“After this he measured the wall of the house, six cubits, and the breadth of a side-chamber four cubits, round about the house on every side. And the side-chambers [were], one over another, three and thirty times; and they entered into the wall which [was] on the house, for the side-chambers round about, that they might be fastened on, but they were not fastened on the wall of the house. And as one wound upward it became continually wider for the side-chamber, for the row of chambers went more and more upward round about the house; therefore the breadth of the house [was] greater upward; and so they went up, the lowest to the highest, by the middle. And I saw the height of the house round about; the foundations of the side-chambers a full reed of six great1 cubits. The thickness of the wall which [was] for the side-chamber without [was] five cubits and that which was left, the place of the side-chamber, belonging to the house. And between the chambers is a breadth of twenty cubits about the house all round. And the doors of the side-chambers [were] toward the place left, one door toward the north, and another door toward the south; and the breadth of the place that was left was five cubits round about. And the building that was before the separate place at the end westward [was] seventy cubits broad; and the wall of the building [was] five cubits thick round about, and its length ninety cubits. So he measured the house, an hundred cubits; and the separate place, and the building with its walls, a hundred cubits long; and the breadth of the face of the house, and of the separate place toward the east, a hundred cubits. And he measured the length of the building over against the separate place which was behind it, and its galleries on the one side, and on the other side, one hundred cubits, with the inner temple, and the porches of the court, the door-posts, and the latticed windows, and the galleries round about on their three sides, opposite to the doorposts, a wainscoting of wood all round, and from the ground up to the windows, and the windows were covered. Over above the door, even to the inner house and the outer [a wainscoting], and on all the wall round about, within and without, by measures. And [it was] made with cherubim and palm-trees, a palm-tree being between two cherubim, and a cherub had two faces; and a man's face was towards the palm-tree on the one side, and a young lion's face towards the palm-tree on the other side; [it was] made through all the house round about. From the ground to above the door the cherubim and the palm-trees were made in the wall of the temple. The temple had four-cornered posts; and the front of the holy of holies, the appearance [was] as the appearance” (vss. 5-2l). It will be observed that the symbols used here express judicial power and victory: how appropriate to the millennial day needs not to be argued.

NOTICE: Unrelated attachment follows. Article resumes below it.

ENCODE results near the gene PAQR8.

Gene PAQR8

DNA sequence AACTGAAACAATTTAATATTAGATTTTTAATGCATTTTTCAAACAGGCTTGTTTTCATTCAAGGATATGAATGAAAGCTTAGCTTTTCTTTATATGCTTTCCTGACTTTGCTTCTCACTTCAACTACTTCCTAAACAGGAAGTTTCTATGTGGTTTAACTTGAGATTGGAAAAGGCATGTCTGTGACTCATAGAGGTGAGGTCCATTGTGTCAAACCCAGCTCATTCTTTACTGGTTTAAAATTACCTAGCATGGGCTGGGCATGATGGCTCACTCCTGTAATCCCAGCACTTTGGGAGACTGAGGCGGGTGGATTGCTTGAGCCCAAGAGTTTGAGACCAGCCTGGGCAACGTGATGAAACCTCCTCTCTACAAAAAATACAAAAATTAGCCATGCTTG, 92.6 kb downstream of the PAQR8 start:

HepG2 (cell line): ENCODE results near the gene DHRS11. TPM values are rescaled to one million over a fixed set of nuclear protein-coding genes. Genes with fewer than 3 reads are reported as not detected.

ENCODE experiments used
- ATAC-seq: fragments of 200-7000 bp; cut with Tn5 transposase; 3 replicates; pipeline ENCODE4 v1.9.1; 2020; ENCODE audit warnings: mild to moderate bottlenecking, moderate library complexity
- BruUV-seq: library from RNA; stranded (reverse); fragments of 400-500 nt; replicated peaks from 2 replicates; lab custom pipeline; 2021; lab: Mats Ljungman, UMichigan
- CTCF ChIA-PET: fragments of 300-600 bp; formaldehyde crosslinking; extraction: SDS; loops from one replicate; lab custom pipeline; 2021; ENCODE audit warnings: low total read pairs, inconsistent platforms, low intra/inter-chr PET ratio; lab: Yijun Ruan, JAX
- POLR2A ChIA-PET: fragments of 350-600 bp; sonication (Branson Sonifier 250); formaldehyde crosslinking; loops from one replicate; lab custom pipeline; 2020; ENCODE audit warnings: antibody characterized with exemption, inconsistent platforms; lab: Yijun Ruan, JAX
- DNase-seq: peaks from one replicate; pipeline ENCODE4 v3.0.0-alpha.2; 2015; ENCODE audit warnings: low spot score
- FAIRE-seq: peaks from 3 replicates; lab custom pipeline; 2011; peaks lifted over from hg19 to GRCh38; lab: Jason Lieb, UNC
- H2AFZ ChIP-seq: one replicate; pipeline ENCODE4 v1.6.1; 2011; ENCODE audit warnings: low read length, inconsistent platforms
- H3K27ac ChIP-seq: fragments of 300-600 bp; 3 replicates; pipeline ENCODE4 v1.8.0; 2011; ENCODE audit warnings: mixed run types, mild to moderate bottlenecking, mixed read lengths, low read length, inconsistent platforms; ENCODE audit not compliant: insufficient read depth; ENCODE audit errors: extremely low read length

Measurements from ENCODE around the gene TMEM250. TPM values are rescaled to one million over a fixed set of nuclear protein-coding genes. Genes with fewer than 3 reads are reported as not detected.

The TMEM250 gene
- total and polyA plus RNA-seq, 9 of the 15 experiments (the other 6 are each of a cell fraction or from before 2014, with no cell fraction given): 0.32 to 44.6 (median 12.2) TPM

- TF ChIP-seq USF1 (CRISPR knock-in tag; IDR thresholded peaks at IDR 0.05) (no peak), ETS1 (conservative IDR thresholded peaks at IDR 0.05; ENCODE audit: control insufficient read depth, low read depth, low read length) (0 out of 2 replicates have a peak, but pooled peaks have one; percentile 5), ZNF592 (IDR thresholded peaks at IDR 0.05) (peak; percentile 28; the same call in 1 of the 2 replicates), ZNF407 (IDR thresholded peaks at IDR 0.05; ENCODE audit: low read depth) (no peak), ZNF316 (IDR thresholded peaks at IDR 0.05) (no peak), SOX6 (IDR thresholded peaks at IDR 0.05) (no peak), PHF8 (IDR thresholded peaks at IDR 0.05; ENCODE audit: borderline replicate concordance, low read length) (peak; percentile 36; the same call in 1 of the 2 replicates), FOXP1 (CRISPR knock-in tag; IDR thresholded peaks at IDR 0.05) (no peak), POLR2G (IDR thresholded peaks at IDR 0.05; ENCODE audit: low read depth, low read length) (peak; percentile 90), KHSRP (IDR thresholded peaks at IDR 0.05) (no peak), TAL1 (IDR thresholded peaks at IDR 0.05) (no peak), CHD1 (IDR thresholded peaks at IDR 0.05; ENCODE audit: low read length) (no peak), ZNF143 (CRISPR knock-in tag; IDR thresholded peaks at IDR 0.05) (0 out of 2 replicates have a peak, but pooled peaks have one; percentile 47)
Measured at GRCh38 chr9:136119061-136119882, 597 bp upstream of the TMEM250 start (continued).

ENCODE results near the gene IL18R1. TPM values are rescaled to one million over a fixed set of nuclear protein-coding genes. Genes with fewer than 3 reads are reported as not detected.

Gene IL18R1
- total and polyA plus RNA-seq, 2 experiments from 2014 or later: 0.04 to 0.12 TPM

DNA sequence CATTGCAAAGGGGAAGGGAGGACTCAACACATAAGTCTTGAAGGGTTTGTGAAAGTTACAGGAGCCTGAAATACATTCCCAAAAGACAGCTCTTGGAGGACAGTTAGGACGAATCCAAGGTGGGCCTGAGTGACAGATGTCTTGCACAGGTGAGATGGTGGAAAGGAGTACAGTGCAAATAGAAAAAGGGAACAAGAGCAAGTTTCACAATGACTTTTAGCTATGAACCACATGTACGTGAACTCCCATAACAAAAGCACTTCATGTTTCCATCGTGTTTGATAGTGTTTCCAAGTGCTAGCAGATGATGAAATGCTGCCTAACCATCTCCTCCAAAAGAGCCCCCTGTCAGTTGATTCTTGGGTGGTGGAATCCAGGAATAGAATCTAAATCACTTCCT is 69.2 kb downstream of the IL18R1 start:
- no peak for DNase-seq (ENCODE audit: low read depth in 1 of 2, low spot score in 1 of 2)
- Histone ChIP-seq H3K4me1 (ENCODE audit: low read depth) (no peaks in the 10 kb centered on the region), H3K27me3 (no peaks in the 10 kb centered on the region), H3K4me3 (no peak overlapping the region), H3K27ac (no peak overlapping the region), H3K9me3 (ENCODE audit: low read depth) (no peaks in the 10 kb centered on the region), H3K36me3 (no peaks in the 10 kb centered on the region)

In verse 22 we read that “the altar of wood [was] three cubits high, and its length two cubits; and its corners, and its top-piece, and its walls [were] of wood; and he said to me, This [is] the table that is before Jehovah.” This identification of the altar with the name of the table on which the show-bread was set before the Lord is remarkable; and the reader can compare Malachi 1:7, 127Ye offer polluted bread upon mine altar; and ye say, Wherein have we polluted thee? In that ye say, The table of the Lord is contemptible. (Malachi 1:7)
12But ye have profaned it, in that ye say, The table of the Lord is polluted; and the fruit thereof, even his meat, is contemptible. (Malachi 1:12)
“And the temple and the holy of holies had two doors. And the doors had two leaves, two turning leaves, two for the one door, and two leaves for the other. And [there were] made on them, on the doors of the temple, cherubims and palm-trees, as [were] made upon the walls, and a thick plank-work [was] upon the face of the porch without; and latticed windows and palm-trees on the one side, and on the other side, on the sides of the porch, and on the side-chambers of the house and the thick planks” (vss. 23-26). It is thus a wholly different measure of access to God from what we know who estimate the sacrifice of Christ according to its value in heaven and thus enter through the rent veil. For Israel, though surely redeemed, the barrier will be set up again.
1. To the root of the hand; or, as some say, under ground; as others, by the joining.